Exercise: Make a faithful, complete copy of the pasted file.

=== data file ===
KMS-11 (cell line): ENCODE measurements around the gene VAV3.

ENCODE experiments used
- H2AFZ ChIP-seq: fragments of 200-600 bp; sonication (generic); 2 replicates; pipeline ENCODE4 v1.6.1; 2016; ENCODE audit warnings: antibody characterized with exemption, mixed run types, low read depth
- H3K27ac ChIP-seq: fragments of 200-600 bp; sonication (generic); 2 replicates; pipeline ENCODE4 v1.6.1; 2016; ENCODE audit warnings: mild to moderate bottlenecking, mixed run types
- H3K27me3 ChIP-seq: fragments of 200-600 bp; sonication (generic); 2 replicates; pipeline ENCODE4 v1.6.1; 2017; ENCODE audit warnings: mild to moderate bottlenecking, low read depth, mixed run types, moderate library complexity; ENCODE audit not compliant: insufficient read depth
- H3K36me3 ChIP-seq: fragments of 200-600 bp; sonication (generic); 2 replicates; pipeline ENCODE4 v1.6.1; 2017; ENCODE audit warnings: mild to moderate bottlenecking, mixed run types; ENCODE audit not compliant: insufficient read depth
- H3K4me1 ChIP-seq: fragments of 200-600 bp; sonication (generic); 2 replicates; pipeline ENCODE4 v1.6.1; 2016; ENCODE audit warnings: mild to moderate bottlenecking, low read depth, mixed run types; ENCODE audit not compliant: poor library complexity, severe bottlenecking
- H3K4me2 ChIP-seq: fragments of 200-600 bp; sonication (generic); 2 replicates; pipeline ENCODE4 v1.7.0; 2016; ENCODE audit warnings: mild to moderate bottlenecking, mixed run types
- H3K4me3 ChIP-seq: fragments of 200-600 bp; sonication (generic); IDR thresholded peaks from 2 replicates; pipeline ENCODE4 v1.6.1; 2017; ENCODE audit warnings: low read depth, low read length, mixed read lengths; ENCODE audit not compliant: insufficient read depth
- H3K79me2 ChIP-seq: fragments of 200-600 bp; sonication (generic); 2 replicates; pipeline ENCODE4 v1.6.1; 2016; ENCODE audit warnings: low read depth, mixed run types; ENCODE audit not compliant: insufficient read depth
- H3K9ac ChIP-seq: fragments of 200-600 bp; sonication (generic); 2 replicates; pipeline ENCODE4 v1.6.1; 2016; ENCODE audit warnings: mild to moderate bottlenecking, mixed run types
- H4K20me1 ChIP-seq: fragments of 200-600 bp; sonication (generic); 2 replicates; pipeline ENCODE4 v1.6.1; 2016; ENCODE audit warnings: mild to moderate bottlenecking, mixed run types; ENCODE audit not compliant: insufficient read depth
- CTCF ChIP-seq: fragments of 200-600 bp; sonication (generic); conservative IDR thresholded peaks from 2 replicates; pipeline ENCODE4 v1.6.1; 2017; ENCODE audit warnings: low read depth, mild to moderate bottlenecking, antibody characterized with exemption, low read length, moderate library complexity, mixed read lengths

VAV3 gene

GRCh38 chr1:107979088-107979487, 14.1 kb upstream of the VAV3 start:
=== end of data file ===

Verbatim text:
KMS-11 (cell line): ENCODE measurements around the gene VAV3.

ENCODE experiments used
- H2AFZ ChIP-seq: fragments of 200-600 bp; sonication (generic); 2 replicates; pipeline ENCODE4 v1.6.1; 2016; ENCODE audit warnings: antibody characterized with exemption, mixed run types, low read depth
- H3K27ac ChIP-seq: fragments of 200-600 bp; sonication (generic); 2 replicates; pipeline ENCODE4 v1.6.1; 2016; ENCODE audit warnings: mild to moderate bottlenecking, mixed run types
- H3K27me3 ChIP-seq: fragments of 200-600 bp; sonication (generic); 2 replicates; pipeline ENCODE4 v1.6.1; 2017; ENCODE audit warnings: mild to moderate bottlenecking, low read depth, mixed run types, moderate library complexity; ENCODE audit not compliant: insufficient read depth
- H3K36me3 ChIP-seq: fragments of 200-600 bp; sonication (generic); 2 replicates; pipeline ENCODE4 v1.6.1; 2017; ENCODE audit warnings: mild to moderate bottlenecking, mixed run types; ENCODE audit not compliant: insufficient read depth
- H3K4me1 ChIP-seq: fragments of 200-600 bp; sonication (generic); 2 replicates; pipeline ENCODE4 v1.6.1; 2016; ENCODE audit warnings: mild to moderate bottlenecking, low read depth, mixed run types; ENCODE audit not compliant: poor library complexity, severe bottlenecking
- H3K4me2 ChIP-seq: fragments of 200-600 bp; sonication (generic); 2 replicates; pipeline ENCODE4 v1.7.0; 2016; ENCODE audit warnings: mild to moderate bottlenecking, mixed run types
- H3K4me3 ChIP-seq: fragments of 200-600 bp; sonication (generic); IDR thresholded peaks from 2 replicates; pipeline ENCODE4 v1.6.1; 2017; ENCODE audit warnings: low read depth, low read length, mixed read lengths; ENCODE audit not compliant: insufficient read depth
- H3K79me2 ChIP-seq: fragments of 200-600 bp; sonication (generic); 2 replicates; pipeline ENCODE4 v1.6.1; 2016; ENCODE audit warnings: low read depth, mixed run types; ENCODE audit not compliant: insufficient read depth
- H3K9ac ChIP-seq: fragments of 200-600 bp; sonication (generic); 2 replicates; pipeline ENCODE4 v1.6.1; 2016; ENCODE audit warnings: mild to moderate bottlenecking, mixed run types
- H4K20me1 ChIP-seq: fragments of 200-600 bp; sonication (generic); 2 replicates; pipeline ENCODE4 v1.6.1; 2016; ENCODE audit warnings: mild to moderate bottlenecking, mixed run types; ENCODE audit not compliant: insufficient read depth
- CTCF ChIP-seq: fragments of 200-600 bp; sonication (generic); conservative IDR thresholded peaks from 2 replicates; pipeline ENCODE4 v1.6.1; 2017; ENCODE audit warnings: low read depth, mild to moderate bottlenecking, antibody characterized with exemption, low read length, moderate library complexity, mixed read lengths

VAV3 gene

GRCh38 chr1:107979088-107979487, 14.1 kb upstream of the VAV3 start: